The varied forms of visual impairment can be important to define the vulnerability of PwVI, but we also need to take into account their capacities and the potential of ICEMAT and AMC to codevelop DRR education strategies. There are necessary skills that can be used in self-protection strategies in the face of social and environmental risks (Abbott and Porter 2013; Bell et al. 2019). For example, skills in social communication (radio broadcasting) and information technology can help to create campaign initiatives (Good 2016; Good et al. 2016) and to discuss disaster prevention with civil defense, urban planners, and people with impairments. To support these and other initiatives on the topic, it is important to listen to and interpret what people have to say about climate change, vulnerability, disaster risks, and education. In the words of the international disability rights movement—Nothing About Us Without Us—it is essential that these people participate and collaborate in the debate. In the next sections, we discuss these topics.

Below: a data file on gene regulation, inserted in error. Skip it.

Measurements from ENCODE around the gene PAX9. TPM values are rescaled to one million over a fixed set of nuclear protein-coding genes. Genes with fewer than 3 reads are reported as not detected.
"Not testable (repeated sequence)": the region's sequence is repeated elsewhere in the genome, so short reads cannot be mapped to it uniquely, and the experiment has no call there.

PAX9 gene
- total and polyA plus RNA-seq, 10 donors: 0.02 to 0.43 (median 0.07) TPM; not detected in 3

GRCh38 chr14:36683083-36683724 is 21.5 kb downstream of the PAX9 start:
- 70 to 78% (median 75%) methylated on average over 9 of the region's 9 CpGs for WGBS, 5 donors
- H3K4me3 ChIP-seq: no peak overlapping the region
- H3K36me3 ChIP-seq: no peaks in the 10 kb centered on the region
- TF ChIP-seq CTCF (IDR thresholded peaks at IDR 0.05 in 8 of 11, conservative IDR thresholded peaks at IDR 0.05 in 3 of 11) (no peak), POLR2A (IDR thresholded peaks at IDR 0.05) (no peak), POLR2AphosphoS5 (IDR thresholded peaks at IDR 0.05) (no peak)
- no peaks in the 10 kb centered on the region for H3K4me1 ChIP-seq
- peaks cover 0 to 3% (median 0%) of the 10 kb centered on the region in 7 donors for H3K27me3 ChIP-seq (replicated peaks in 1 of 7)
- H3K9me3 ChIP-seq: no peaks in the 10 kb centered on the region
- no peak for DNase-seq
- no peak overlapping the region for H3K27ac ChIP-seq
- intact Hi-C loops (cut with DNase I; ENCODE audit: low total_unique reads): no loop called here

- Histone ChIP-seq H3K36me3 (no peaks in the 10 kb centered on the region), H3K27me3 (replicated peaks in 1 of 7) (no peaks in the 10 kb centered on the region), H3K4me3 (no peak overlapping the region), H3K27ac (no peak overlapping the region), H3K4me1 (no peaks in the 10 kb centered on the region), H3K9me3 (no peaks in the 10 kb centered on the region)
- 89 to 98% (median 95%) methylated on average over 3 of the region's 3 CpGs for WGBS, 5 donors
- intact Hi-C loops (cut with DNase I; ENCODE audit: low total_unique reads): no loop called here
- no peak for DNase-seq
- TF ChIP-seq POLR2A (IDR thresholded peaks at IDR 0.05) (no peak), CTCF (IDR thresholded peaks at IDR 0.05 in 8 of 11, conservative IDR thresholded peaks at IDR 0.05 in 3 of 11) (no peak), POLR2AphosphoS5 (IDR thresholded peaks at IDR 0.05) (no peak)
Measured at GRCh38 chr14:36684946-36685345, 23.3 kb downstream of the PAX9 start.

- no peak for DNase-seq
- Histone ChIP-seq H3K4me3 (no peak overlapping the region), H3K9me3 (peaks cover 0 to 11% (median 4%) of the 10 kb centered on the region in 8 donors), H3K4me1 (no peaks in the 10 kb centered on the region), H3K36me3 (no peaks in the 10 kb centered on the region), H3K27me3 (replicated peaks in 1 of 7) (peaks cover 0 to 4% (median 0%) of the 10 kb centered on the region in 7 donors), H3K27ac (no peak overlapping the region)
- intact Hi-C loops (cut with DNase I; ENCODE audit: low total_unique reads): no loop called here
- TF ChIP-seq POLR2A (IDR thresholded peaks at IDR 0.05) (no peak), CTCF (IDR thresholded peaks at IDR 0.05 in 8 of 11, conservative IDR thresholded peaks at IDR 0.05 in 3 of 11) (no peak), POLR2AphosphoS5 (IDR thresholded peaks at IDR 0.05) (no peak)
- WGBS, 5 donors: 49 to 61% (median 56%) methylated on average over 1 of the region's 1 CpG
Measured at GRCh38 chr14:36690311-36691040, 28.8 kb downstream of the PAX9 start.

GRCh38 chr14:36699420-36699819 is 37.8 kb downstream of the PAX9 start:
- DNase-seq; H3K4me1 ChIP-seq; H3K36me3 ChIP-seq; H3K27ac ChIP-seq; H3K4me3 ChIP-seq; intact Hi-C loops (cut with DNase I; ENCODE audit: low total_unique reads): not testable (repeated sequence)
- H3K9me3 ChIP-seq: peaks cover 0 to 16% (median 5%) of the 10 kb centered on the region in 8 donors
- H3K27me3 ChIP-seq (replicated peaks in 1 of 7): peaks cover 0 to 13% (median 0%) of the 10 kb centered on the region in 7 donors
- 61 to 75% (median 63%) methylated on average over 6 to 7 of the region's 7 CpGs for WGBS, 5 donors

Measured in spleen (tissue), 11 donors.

4.2 Visually Impaired People, Disaster Risks, and Climate Change
Stating that some social groups are in a situation of vulnerability to climate change also implies that this condition can change, in both positive and negative ways. One positive way to reduce the vulnerability is to increase the personal capacities of PwI and social protection mechanisms of institutions responsible for disaster risk management (Wisner et al. 2012). In the case of PwVI, it is urgent to listen to and involve them in the formulation of DRR plans (Abbott and Porter 2013).